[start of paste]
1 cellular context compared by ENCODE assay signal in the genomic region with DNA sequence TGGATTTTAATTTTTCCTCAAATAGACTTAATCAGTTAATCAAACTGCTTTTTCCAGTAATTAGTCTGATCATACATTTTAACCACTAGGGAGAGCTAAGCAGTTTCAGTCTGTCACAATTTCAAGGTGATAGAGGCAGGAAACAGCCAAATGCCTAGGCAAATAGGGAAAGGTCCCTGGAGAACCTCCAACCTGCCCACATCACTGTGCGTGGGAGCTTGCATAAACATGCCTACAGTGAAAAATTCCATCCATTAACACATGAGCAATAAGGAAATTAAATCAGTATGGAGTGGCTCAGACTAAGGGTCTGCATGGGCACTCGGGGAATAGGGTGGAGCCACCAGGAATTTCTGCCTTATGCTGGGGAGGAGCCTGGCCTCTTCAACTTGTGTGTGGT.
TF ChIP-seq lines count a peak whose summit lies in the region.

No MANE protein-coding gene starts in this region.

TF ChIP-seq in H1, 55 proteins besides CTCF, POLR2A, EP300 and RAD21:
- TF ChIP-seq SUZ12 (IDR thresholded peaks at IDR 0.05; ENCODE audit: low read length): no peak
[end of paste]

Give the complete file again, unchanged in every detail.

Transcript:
1 cellular context compared by ENCODE assay signal in the genomic region with DNA sequence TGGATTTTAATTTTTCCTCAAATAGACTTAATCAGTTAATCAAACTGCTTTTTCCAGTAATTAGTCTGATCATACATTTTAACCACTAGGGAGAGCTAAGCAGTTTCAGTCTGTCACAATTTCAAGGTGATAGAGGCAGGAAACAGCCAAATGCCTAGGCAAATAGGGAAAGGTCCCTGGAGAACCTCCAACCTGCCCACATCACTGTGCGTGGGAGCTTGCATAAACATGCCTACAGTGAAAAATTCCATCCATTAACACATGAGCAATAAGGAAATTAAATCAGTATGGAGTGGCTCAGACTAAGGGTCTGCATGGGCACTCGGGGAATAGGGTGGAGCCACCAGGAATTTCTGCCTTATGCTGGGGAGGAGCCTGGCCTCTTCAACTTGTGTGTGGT.
TF ChIP-seq lines count a peak whose summit lies in the region.

No MANE protein-coding gene starts in this region.

TF ChIP-seq in H1, 55 proteins besides CTCF, POLR2A, EP300 and RAD21:
- TF ChIP-seq SUZ12 (IDR thresholded peaks at IDR 0.05; ENCODE audit: low read length): no peak